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Measles infections to triple over small rate drop

Sep
19

Date: September 19th, 2017

According to a study, small percent decline in the rate of measles vaccination could increase the number of children who get infected in the U.S. The study was meant to show the dangers of parents failing to immunize their kids.

Researchers note that the percentage of kids of age 2-11 years is about 93 percent. The researchers estimate that if this vaccination rate dropped by five percent, it could lead to additional measles infections each year. These case would cost government programs about two million, excluding hospital bills.

Nathan Lo of Stanford University School of Medicine in California was a co-author in the study. He said that their intention was to understand the impact of small reductions of vaccination on the overall measles case. He also said that these reductions were a result of parental decisions not to vaccinate their children.

Lo also added that they found that small drops in vaccine coverage could result in more outbreaks of measles due to the reduction of ‘herd immunity’.

What is measles?

Measles is a virus that spreads easily and can be fatal. Its first symptom is a fever then after a few days comes a cough, pink eyes, and a running nose. A rash then kicks in and covers the whole body.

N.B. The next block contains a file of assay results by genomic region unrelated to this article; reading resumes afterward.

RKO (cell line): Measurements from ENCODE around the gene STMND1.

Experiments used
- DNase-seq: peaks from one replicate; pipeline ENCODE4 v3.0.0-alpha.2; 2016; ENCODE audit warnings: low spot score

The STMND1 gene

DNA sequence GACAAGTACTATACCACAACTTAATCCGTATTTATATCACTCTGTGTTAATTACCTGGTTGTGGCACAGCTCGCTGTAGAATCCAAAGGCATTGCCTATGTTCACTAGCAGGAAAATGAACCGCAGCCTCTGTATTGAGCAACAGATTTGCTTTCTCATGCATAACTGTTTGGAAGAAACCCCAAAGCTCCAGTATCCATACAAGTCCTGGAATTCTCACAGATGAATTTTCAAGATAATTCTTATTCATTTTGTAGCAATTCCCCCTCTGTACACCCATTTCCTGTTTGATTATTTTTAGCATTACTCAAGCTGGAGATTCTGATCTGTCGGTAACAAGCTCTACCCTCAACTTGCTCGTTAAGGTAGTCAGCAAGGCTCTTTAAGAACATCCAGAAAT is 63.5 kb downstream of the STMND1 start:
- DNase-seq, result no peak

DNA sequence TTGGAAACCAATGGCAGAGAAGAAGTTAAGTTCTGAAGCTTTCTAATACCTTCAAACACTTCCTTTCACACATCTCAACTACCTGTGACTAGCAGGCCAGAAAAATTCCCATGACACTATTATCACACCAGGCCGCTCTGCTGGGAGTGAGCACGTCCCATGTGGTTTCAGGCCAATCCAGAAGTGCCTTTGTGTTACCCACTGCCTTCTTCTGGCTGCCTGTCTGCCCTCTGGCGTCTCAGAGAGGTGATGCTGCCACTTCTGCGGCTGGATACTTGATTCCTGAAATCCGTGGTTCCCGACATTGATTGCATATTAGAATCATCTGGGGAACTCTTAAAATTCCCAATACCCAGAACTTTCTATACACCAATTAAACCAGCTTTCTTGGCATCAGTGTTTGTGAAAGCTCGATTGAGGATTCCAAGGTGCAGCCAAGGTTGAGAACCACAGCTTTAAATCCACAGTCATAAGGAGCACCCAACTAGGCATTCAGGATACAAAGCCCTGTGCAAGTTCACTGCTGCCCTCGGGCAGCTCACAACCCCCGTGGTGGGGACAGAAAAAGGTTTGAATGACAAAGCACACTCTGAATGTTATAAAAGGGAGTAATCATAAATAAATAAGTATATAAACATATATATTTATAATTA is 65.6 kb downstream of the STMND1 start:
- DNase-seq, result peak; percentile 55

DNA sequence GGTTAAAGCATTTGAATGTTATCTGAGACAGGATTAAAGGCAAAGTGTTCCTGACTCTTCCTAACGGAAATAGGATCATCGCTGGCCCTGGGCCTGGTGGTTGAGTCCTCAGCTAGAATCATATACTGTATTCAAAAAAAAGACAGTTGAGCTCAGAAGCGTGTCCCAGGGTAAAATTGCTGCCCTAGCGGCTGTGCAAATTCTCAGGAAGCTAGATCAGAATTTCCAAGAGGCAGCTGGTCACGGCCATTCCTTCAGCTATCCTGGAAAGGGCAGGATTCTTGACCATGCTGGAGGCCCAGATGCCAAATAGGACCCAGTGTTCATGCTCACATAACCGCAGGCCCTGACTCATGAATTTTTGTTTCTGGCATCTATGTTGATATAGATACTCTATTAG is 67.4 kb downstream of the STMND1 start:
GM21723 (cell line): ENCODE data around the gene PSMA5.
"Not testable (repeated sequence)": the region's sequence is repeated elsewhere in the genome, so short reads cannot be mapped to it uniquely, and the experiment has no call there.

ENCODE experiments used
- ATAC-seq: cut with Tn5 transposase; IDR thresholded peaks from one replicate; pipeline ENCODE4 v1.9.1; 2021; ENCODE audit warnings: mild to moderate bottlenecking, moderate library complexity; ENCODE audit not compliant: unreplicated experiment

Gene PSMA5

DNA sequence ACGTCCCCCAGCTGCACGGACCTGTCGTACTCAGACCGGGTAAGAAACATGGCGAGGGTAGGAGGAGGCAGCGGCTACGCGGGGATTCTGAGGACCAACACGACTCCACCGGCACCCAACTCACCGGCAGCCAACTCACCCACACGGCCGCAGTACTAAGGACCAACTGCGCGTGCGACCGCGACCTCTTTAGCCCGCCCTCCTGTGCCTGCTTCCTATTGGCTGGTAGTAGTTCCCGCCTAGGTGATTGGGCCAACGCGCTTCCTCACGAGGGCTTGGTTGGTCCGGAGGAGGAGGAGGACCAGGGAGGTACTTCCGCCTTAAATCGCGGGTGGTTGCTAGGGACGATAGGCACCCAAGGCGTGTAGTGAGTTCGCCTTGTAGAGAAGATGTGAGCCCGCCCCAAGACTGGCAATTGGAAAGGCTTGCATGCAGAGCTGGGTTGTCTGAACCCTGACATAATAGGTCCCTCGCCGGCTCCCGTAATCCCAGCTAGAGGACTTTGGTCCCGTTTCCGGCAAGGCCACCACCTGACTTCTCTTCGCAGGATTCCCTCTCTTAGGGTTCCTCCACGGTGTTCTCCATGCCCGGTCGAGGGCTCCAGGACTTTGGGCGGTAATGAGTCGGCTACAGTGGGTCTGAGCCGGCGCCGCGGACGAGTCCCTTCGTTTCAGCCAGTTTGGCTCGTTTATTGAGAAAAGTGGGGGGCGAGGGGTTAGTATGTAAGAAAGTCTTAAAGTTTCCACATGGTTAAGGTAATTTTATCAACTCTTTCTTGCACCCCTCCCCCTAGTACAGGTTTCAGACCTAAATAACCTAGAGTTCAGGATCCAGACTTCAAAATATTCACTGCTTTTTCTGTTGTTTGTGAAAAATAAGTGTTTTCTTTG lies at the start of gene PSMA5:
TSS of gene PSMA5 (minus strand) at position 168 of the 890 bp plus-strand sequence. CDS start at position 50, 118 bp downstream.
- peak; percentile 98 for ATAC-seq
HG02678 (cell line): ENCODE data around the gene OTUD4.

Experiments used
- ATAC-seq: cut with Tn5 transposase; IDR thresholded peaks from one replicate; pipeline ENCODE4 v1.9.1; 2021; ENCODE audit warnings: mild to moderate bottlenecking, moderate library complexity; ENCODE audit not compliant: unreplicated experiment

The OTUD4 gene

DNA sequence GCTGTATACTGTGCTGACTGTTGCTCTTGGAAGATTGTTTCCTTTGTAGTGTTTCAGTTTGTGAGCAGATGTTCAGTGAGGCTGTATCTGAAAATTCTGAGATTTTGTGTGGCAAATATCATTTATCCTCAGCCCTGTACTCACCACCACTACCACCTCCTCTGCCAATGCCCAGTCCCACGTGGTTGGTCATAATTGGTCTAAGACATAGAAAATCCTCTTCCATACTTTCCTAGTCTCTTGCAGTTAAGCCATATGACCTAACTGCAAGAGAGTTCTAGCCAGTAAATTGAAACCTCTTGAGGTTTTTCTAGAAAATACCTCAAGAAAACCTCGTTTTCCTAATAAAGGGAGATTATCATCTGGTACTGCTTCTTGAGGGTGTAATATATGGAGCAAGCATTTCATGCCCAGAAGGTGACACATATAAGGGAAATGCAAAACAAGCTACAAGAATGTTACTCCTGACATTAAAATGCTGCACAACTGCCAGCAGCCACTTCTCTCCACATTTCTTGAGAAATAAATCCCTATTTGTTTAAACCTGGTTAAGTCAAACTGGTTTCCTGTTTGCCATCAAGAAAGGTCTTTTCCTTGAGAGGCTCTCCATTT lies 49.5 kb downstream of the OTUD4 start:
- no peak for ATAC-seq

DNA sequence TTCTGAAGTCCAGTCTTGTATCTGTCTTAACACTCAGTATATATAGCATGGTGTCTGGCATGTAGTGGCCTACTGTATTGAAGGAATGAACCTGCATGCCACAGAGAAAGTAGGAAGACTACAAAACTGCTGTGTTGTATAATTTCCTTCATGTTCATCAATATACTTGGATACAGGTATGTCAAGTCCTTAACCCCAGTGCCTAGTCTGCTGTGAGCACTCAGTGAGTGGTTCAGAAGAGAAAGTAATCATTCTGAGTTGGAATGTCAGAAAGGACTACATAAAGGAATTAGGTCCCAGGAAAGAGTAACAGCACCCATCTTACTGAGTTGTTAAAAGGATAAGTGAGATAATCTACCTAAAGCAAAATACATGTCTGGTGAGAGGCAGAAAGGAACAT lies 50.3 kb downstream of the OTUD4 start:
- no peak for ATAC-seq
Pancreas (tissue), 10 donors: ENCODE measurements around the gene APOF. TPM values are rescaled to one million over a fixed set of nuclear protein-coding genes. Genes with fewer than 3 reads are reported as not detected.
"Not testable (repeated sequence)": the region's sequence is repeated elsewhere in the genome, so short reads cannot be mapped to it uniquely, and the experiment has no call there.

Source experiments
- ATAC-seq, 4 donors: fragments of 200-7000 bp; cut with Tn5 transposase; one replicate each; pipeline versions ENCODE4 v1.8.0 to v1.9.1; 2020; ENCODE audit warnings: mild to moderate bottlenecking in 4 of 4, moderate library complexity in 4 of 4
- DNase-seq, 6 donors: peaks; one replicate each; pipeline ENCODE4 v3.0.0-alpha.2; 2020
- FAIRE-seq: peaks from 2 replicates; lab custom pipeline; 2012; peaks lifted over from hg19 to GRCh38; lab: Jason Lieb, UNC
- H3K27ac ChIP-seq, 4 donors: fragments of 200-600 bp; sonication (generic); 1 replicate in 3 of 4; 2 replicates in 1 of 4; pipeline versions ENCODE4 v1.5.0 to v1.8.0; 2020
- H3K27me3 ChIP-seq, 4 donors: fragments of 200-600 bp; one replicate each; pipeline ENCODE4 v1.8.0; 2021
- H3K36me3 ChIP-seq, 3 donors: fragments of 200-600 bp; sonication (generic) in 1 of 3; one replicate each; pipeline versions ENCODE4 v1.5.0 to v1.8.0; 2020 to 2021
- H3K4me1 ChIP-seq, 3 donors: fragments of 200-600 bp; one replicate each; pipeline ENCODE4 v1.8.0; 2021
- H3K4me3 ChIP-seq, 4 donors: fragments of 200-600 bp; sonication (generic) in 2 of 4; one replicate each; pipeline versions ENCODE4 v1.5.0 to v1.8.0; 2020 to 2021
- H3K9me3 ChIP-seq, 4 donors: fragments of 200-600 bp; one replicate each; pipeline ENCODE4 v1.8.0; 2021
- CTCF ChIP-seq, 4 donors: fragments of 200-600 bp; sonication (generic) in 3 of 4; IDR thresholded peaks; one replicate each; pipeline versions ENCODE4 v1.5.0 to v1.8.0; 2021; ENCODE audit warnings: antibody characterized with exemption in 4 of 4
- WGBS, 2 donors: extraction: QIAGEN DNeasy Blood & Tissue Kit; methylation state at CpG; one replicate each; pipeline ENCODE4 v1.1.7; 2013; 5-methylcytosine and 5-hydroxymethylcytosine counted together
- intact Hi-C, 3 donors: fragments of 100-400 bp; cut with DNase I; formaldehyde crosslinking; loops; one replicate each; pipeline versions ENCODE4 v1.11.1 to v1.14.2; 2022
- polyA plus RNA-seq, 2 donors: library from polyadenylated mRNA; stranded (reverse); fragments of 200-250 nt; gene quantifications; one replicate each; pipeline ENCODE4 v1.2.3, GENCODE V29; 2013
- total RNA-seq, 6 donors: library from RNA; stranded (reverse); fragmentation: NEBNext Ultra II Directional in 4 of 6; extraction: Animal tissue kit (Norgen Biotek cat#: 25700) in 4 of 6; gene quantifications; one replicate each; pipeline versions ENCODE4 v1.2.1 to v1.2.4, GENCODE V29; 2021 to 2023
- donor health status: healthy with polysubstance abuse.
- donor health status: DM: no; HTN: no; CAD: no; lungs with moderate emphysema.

According to the Centers for Disease Control and Prevention, infected people spread the virus a few days before and after the rash develops.

When an infected person coughs, the virus can survive for two hours in the atmosphere. One is likely to get infected if they come into contact with the virus on the eyes, nose or mouth.

According to Lo, very many people need to be vaccinated to prevent outbreaks since measles spread very fast and ‘herd immunity’ might help. He also says that as the rate of measles vaccination reduces, the nation already has ‘hotspots’ where large outbreaks are possible.

Maimuna Majumder is a researcher at Massachusetts Institute of Technology. Despite not being involved in the study, she stated that when it comes to vaccination rates, it’s looked into at the micro-level since outbreaks happen in communities, sometimes even requiring the administration of CPR for adults.

Majumder even gave an example from a study done in California where county-level rates were as low as 70 percent despite the state having a90 percent coverage.

The data examined in the study was limited to children of age 2 to 11.

This means that the case of infection would be higher if adults, teens, and infants were included in the study. Babies can’t be vaccinated and would be very vulnerable if anyone close got infected.

Who cannot take measles vaccine?

Dr. George Rutherford is in charge of the division of infectious disease epidemiology at the University of California. He explained that only a few people have to skip measles vaccine for medical reasons.

This includes expectant women, people who are allergic to vaccines and patients with low immune systems.

Rutherford adds that the slight drop in the vaccination rates endangers those who can’t get the vaccine due to medical reasons.

He also says that the reduction of immunization level will result in large outbreaks of measles.

 

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